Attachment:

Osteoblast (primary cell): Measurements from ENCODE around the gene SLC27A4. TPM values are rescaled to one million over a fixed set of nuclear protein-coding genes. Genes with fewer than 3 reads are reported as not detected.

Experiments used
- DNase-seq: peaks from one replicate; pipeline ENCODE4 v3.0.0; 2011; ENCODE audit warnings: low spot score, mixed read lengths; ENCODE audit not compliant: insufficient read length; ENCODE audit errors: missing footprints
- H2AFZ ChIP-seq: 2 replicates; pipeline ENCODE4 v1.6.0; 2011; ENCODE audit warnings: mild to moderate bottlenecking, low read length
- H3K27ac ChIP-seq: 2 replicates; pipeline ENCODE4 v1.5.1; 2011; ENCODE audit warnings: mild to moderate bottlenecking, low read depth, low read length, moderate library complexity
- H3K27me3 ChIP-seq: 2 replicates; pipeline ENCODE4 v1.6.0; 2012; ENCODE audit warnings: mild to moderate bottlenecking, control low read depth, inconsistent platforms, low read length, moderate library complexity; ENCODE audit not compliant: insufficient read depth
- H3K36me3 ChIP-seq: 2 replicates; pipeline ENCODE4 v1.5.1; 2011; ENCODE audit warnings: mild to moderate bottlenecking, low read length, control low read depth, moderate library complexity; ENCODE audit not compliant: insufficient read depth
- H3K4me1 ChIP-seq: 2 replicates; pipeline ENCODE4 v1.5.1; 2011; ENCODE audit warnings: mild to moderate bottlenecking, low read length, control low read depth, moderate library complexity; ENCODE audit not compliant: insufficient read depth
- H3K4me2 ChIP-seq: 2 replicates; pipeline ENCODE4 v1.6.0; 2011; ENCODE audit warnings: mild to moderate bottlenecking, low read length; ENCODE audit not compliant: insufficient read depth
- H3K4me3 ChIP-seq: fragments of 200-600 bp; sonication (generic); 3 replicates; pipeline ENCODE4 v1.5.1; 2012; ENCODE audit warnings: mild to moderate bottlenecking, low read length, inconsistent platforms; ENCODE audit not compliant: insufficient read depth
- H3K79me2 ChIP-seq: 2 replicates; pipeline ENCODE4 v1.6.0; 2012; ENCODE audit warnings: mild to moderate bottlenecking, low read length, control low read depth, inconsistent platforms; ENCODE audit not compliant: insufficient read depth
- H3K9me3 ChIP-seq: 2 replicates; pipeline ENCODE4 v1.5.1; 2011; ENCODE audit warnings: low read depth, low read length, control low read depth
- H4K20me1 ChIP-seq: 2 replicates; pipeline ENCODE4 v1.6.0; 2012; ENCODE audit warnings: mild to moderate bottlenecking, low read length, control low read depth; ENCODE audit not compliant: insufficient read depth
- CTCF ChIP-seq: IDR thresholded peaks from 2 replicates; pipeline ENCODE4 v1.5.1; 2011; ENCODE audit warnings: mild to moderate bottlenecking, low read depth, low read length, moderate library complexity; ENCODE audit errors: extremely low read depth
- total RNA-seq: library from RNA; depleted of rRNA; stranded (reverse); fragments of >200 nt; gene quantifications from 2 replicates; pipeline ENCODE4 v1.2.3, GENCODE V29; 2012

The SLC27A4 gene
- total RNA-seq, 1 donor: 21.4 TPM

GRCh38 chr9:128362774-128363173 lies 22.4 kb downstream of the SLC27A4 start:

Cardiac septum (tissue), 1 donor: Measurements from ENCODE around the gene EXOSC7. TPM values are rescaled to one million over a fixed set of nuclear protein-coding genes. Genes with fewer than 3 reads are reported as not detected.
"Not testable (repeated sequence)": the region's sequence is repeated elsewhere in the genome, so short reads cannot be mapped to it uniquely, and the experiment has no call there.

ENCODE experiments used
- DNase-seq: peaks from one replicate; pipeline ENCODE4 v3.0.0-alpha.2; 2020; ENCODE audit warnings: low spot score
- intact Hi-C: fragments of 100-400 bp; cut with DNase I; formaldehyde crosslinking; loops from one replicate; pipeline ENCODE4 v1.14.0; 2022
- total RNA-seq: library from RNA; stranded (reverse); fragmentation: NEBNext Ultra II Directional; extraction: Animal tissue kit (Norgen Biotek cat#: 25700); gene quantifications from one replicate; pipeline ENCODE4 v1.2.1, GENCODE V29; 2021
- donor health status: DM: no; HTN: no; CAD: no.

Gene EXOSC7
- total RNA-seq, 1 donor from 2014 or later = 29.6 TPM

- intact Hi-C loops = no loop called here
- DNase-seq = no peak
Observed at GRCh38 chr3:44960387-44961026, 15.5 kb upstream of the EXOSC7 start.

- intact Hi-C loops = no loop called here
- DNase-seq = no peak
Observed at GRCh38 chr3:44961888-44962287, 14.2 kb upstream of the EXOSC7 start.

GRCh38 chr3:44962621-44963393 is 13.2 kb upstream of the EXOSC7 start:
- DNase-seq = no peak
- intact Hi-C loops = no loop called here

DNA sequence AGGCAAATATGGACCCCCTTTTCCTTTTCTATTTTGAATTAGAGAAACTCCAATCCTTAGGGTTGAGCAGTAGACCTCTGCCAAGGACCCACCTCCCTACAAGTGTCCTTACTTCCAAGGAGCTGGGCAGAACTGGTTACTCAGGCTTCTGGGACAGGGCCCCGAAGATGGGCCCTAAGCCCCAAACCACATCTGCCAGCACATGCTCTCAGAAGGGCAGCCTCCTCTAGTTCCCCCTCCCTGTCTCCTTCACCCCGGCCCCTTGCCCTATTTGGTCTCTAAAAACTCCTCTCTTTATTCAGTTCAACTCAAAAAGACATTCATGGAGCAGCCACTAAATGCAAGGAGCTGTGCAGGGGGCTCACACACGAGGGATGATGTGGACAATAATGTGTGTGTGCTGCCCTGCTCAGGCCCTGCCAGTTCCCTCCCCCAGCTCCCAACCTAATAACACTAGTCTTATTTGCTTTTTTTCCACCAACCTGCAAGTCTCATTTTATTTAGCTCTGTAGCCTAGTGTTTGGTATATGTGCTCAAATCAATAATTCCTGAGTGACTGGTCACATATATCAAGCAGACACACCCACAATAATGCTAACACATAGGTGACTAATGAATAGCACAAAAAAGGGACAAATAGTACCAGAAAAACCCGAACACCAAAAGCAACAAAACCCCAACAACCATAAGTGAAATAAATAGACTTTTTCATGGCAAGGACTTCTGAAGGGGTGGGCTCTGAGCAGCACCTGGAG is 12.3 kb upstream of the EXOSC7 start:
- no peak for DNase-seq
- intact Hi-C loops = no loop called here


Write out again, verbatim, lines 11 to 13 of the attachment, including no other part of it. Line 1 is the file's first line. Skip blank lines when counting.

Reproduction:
- H3K79me2 ChIP-seq: 2 replicates; pipeline ENCODE4 v1.6.0; 2012; ENCODE audit warnings: mild to moderate bottlenecking, low read length, control low read depth, inconsistent platforms; ENCODE audit not compliant: insufficient read depth
- H3K9me3 ChIP-seq: 2 replicates; pipeline ENCODE4 v1.5.1; 2011; ENCODE audit warnings: low read depth, low read length, control low read depth
- H4K20me1 ChIP-seq: 2 replicates; pipeline ENCODE4 v1.6.0; 2012; ENCODE audit warnings: mild to moderate bottlenecking, low read length, control low read depth; ENCODE audit not compliant: insufficient read depth